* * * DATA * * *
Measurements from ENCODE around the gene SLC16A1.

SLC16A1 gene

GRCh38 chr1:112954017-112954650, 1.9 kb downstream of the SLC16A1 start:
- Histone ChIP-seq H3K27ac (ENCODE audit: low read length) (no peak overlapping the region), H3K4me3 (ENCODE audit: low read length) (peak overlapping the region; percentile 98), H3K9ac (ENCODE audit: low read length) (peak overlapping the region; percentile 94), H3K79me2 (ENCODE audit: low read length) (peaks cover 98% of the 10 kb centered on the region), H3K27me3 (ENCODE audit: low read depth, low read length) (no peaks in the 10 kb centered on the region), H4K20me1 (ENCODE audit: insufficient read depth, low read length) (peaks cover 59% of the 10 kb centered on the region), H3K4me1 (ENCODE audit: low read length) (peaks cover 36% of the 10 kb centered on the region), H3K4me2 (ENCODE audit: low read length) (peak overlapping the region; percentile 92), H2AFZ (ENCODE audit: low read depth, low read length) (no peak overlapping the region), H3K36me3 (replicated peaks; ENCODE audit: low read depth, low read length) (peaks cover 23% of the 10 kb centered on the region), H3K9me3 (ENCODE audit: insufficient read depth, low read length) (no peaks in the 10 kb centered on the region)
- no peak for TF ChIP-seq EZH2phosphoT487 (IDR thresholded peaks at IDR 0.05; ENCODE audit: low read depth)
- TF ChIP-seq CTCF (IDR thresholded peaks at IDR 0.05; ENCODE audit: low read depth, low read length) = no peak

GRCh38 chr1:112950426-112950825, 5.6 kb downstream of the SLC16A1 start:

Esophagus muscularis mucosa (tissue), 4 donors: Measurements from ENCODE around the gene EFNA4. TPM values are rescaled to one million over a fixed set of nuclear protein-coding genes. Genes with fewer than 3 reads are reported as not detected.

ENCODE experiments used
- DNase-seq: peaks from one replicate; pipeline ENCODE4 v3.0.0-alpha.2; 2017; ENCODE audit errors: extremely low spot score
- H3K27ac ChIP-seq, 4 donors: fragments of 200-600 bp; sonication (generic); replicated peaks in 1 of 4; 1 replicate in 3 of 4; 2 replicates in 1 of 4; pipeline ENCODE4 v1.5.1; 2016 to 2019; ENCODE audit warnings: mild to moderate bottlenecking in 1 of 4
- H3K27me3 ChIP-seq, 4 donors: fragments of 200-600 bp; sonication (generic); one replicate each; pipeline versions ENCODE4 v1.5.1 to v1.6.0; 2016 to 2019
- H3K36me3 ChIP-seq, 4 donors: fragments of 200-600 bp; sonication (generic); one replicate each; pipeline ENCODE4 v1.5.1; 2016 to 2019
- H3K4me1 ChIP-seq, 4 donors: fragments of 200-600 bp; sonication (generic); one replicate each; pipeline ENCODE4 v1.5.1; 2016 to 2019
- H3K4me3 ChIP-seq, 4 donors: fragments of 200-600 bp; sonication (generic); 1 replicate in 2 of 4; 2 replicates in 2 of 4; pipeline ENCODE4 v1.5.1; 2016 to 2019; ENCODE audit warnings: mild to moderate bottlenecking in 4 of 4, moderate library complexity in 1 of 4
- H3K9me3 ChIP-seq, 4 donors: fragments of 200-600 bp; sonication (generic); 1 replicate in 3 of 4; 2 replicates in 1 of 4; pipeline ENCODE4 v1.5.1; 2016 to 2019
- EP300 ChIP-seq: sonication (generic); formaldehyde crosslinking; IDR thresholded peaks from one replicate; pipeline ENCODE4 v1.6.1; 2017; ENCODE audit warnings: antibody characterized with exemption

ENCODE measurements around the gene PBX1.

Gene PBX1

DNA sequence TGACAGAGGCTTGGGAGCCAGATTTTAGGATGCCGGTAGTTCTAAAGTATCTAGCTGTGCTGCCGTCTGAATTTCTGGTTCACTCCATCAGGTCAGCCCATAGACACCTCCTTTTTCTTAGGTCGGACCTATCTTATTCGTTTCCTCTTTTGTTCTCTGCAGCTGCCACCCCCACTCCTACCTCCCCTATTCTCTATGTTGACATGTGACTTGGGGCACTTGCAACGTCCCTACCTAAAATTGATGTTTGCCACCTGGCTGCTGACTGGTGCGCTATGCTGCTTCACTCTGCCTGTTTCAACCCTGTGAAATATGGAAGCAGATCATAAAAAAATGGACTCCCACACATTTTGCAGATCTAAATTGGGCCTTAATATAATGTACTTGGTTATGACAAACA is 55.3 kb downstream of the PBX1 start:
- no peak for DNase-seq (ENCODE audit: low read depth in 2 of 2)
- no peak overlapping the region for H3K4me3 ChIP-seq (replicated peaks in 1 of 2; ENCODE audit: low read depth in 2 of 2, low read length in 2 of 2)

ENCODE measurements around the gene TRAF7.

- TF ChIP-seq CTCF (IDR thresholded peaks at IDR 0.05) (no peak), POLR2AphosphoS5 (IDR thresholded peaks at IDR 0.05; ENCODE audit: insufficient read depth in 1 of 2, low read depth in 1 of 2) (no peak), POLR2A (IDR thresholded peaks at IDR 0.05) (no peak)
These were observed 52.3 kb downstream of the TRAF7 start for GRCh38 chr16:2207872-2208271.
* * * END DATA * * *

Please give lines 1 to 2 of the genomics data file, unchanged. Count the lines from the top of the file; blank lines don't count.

Measurements from ENCODE around the gene SLC16A1.

SLC16A1 gene